Wavefront analysis of higher-order aberrations in patients with cataract

J Cataract Refract Surg. 2002 Mar;28(3):438-44. doi: 10.1016/s0886-3350(01)01176-2.


Purpose: To determine local refractive changes and higher-order aberrations in patients with nuclear or cortical cataract.

Setting: Osaka University Medical School, Osaka, Japan.

Methods: Wavefront analysis of both ocular and corneal aberrations was performed with the Hartmann-Shack aberrometer in 2 patients, a 22-year-old woman with bilateral developmental nuclear cataract and a 68-year-old woman with mild bilateral cortical cataract.

Results: Case 1 showed a delay in the wavefront that caused a myopic shift in the central pupillary area in both eyes, associated with the nuclear cataract. The spherical-like aberration (right eye, 36%; left eye, 21%) was greater than the coma-like aberration in both eyes. Case 2 showed an advancement of the wavefront that caused a hyperopic shift, especially in the lower temporal pupillary area, that was associated with the cortical cataract. The coma-like aberration (right eye, 63%; left eye, 52%) was greater than the spherical-like aberration in both eyes. The polarity of the third-order spherical aberration was negative in Case 1 and positive in Case 2. Corneal higher-order aberrations were small and had a different distribution than ocular higher-order aberrations in both patients.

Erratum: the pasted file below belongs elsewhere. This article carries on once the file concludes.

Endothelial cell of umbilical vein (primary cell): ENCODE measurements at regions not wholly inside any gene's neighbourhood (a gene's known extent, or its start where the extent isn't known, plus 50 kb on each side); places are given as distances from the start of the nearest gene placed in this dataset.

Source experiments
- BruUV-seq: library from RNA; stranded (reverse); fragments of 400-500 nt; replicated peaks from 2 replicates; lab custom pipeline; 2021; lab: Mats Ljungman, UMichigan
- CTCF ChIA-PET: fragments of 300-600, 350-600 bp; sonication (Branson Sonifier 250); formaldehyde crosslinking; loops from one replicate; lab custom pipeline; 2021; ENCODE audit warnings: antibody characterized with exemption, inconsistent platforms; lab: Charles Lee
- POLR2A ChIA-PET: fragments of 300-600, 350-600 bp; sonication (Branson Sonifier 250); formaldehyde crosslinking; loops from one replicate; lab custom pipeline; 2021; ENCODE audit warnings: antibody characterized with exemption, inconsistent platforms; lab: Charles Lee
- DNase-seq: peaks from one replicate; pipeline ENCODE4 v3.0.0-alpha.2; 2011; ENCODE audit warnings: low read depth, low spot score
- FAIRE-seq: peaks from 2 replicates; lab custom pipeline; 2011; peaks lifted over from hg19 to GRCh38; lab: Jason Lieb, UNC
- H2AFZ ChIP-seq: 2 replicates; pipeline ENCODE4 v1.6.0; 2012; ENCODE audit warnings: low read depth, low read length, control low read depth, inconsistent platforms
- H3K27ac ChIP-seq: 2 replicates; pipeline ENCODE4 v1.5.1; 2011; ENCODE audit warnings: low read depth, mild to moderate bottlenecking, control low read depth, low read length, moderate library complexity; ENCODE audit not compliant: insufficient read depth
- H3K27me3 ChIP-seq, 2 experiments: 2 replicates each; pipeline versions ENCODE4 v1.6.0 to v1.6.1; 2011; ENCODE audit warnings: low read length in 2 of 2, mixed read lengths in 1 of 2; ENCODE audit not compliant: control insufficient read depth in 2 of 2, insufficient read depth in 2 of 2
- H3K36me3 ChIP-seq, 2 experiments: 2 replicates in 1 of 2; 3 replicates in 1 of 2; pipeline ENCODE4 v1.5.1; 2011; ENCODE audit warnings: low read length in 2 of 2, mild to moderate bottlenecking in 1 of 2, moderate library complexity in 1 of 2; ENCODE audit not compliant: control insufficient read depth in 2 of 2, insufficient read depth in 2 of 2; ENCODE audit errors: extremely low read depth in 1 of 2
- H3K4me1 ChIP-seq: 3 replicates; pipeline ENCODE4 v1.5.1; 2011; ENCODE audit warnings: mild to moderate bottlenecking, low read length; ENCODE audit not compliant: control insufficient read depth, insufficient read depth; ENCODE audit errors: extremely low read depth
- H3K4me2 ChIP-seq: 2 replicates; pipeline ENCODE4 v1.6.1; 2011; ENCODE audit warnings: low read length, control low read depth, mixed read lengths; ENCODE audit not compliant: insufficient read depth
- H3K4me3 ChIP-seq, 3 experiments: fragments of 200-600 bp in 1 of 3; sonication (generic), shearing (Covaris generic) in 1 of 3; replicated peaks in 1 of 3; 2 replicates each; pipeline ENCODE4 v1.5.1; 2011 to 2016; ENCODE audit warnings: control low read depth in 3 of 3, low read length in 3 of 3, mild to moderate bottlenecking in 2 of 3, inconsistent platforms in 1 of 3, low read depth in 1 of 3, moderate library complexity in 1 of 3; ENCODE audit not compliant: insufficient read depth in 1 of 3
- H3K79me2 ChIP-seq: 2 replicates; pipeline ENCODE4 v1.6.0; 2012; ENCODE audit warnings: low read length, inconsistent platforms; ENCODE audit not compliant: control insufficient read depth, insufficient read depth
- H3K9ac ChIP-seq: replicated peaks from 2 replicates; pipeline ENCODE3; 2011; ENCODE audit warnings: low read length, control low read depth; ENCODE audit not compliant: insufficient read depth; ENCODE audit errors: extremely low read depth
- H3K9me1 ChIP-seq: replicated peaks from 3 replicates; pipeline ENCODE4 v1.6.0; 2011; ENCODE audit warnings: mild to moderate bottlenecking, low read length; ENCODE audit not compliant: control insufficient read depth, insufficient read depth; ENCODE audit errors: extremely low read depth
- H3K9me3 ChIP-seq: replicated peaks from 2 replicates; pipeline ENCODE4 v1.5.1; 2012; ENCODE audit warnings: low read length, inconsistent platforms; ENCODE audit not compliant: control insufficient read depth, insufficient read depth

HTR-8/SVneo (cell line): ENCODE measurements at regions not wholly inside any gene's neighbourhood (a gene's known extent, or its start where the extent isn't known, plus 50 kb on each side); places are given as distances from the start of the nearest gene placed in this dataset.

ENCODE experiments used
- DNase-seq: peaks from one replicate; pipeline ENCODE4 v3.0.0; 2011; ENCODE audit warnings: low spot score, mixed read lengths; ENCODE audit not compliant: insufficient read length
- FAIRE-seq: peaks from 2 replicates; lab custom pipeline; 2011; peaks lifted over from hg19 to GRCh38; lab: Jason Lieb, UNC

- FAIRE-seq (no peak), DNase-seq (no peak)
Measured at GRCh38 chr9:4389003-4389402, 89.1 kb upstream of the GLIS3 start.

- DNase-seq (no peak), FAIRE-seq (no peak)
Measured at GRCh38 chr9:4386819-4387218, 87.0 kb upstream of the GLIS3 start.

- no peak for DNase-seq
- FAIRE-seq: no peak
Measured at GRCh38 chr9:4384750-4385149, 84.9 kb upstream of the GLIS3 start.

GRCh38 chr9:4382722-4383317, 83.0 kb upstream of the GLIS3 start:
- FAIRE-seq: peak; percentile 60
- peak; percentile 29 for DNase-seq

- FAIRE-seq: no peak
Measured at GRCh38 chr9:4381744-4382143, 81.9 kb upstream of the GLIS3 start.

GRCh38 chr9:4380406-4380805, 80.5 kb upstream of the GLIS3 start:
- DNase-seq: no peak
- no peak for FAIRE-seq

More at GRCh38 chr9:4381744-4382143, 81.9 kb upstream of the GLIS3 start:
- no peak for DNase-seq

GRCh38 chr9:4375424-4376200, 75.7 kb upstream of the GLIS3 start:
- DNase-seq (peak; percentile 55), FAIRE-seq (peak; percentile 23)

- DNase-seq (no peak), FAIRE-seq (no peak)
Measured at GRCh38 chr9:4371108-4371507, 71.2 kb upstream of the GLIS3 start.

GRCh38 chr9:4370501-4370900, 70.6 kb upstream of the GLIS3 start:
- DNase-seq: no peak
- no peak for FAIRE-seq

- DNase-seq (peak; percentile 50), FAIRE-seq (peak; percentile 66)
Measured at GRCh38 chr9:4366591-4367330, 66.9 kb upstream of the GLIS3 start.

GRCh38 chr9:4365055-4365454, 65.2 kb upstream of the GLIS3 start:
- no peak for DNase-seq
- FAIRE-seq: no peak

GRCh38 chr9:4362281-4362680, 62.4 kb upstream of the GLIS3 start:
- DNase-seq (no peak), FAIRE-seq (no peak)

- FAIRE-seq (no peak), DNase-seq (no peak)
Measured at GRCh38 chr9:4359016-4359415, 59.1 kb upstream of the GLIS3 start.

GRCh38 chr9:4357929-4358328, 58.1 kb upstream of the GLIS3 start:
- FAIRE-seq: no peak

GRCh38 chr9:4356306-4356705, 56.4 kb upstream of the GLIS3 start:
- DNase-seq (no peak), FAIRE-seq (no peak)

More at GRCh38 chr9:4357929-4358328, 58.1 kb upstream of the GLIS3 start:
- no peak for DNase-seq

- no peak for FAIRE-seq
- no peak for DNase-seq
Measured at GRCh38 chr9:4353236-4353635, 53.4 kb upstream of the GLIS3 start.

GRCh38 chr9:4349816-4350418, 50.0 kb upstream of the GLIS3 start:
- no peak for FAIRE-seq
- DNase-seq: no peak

Conclusions: The Hartmann-Shack aberrometer was useful in detecting local refractive changes and higher-order aberrations in patients with mild cataract. The polarity and the absolute value of ocular higher-order aberrations may be useful parameters to characterize eyes with cataract.

Publication types

  • Case Reports

MeSH terms

  • Adult
  • Aged
  • Cataract / complications
  • Cataract / diagnosis*
  • Diagnostic Techniques, Ophthalmological*
  • Female
  • Humans
  • Hyperopia / diagnosis*
  • Hyperopia / etiology
  • Lens Cortex, Crystalline / pathology*
  • Lens Nucleus, Crystalline / pathology*
  • Myopia / diagnosis*
  • Myopia / etiology